Expanded 5-Second Rule for Experienced Parents by Science of Parenthood

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mealtime_apathyWhen you first have children, your Parental Threat Level is an eye-searing red for at least six months. You’re buying anti-bacterial everything and tossing food that has been exposed to nothing more hazardous than air for more than 15 minutes. Over time though … well … things happen. Like when your child chirps, “I found a raisin under the couch!” And gobbles it down before you can even spin ‘round to look.  Raisin? Hmm … you haven’t had raisins in the house for at least three months, but you did serve grapes two weeks agooo … OH MY GOD.

But, each time you see your child pop Food Of Questionable Origin into his or her mouth and survive, the Parental Threat Level gets knocked down a peg. Where you initially saw red, your anxiety level eventually drops so low, it’s really a more of a green-verging-on-falling-off-the-chart-beige. Foraging for snack foods in the backseat of the minivan is no longer feared, but expected. And you can pretty much guarantee that anything that’s rolled under the couch is destined, in time, to find its way down a young gullet. What doesn’t kill you makes you stronger, indeed.

Naturally, you’re acquainted with the Five-Second Rule, regarding the advisability of consuming food that’s hit the floor. Here we’ve come up with some additional off-the-plate “safety” guidelines.*

Five-Second Rule

Any food, including that which has already been in any other mouth — including the dog’s.
Typical items: Pre-licked chocolate, popsicles, all fruit (the wetter the better), deli meat, dog treats, pudding.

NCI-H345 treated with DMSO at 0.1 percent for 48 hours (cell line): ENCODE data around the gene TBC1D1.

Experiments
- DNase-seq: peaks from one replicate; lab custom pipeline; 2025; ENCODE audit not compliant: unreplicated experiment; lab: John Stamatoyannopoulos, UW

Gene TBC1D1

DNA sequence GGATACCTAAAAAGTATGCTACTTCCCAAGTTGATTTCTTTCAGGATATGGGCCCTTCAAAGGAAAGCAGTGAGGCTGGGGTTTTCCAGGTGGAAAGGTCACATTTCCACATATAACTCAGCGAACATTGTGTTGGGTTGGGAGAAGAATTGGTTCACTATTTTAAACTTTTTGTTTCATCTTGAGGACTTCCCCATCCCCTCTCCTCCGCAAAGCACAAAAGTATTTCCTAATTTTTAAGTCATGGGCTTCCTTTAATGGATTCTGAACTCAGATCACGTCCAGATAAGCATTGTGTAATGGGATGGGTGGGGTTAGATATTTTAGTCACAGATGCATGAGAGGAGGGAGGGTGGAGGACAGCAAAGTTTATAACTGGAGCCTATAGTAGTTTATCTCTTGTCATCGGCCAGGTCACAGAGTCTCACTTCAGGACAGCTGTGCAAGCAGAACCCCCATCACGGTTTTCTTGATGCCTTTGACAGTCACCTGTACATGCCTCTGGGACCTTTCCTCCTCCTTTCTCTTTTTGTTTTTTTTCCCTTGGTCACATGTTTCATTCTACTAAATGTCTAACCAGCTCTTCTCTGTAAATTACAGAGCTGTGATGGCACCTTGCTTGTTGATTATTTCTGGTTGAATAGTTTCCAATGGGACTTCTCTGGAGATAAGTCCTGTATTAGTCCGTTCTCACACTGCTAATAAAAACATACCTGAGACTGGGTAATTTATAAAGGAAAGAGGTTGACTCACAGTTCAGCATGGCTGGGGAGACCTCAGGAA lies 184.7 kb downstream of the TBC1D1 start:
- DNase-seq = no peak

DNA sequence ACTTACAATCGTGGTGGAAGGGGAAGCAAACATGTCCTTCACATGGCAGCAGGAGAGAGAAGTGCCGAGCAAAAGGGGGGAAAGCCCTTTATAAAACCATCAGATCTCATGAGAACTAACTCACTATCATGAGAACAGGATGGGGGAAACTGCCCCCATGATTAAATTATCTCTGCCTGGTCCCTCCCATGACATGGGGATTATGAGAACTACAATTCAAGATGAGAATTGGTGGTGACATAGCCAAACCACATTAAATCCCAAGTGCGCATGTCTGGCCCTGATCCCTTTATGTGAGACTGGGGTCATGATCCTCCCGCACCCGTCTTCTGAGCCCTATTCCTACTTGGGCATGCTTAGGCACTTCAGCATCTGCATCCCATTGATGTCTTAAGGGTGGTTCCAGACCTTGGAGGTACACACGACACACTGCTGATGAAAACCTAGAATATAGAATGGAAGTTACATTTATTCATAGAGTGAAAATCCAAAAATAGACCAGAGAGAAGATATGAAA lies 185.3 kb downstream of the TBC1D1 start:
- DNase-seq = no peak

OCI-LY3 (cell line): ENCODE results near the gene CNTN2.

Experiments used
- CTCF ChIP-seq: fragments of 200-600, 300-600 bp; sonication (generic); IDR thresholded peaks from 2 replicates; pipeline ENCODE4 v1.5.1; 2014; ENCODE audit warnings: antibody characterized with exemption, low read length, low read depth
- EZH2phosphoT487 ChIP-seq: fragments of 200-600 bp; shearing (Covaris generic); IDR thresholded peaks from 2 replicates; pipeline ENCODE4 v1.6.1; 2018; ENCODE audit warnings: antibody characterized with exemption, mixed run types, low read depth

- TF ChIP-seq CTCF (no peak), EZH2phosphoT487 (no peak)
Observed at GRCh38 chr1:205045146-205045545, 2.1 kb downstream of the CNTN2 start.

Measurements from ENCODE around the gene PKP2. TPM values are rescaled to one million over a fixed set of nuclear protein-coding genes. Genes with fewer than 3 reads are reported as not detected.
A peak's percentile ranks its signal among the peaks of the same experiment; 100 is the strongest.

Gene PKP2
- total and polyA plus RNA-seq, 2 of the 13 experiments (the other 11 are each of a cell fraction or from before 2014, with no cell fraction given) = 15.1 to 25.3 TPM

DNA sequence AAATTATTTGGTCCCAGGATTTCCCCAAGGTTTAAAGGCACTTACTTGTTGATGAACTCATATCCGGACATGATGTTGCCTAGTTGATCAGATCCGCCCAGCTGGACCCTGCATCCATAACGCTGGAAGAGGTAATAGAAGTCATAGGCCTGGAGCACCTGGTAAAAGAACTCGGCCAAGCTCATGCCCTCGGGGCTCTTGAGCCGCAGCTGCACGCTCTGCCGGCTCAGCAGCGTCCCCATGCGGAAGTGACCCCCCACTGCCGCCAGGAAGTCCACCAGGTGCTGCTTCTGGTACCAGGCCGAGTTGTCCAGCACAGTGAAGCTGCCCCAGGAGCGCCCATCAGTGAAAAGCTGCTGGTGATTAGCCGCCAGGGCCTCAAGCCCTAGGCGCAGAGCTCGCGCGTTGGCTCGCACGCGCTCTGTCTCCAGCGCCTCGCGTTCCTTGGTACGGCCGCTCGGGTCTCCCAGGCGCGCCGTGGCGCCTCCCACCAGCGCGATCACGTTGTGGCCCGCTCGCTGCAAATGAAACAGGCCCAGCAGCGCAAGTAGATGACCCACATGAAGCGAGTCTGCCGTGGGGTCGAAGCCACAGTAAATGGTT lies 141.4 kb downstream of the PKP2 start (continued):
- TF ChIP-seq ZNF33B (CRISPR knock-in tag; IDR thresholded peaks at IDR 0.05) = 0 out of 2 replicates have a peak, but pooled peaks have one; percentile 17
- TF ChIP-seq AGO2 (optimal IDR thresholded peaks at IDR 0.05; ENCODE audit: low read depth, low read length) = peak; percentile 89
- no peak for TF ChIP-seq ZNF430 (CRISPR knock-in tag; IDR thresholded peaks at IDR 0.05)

Ten-Minute Rule

Any solid foods, including those which have already been in someone else’s mouth — preferably human.
Typical items: Chicken nuggets, lollipops, noodles, bacon, scrambled eggs. Essentially, if you can get to it before the dog, it’s yours!

One-Day Rule

Any solid foodstuff found on your clothing (which you are still wearing from yesterday). It’s easier to pluck it off and eat it than to find a clean t-shirt.
Typical items: Cheerios or Puffs, fruit leather, and bonus! pieces of chocolate-chip granola bar. Yum!

Three-Week Rule

Anything found in and around a car seat is fair game, mainly because you have no chance of preventing this free-range snacking while driving.
Typical items: Half-eaten cookies, goldfish cracker flakes, M&Ms, old French fries, dried fruit (purchased as such … or not).

Six-Month Rule

Anything in its original wrapper, no matter how deeply buried in the toy box.
Typical items: Candy, desiccated gummy snacks, crushed baggies of cracker dust.

One-Year Rule

That chocolate Easter egg you just found behind the TV from last year’s egg hunt. It’s FINE!!!


Anything dropped in/near the toilet, at the dog park, or on the floor at Walmart. Let’s have SOME standards.

*This statement has not been vetted by the FDA, CDC, CIA or FDIC

 Science of Parenthood - The Expanded 5-Second Rule for Experienced Parents

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J&N-0315reducedABOUT NORINE & JESSICA: Science of Parenthood was created by writer Norine Dworkin-McDaniel and illustrator/web developer Jessica Ziegler.

Once upon a time, Norine met Jessica at one of those “it stays in Vegas” holiday parties — which actually sounds a lot more salacious than it actually was. A little while later, Jessica had a kid. Then Norine had a kid. Then Norine began developing a series of science-y/parent-y ain’t-that-the-truth-isms. Then Jessica came in and scribbled all over them. And Science of Parenthood was born. Norine and Jessica are not Nobel Prize-winning scientists … though they play them on the blog. Fortunately, Norine and Jessica are both married to their own adorable geeks, who explain all this science-y stuff to them at those times when recalling the laws of thermodynamics on three hours of sleep is simply too tall an order.

Follow Science of Parenthood on: their blog | Facebook | Twitter | Pinterest | Google +


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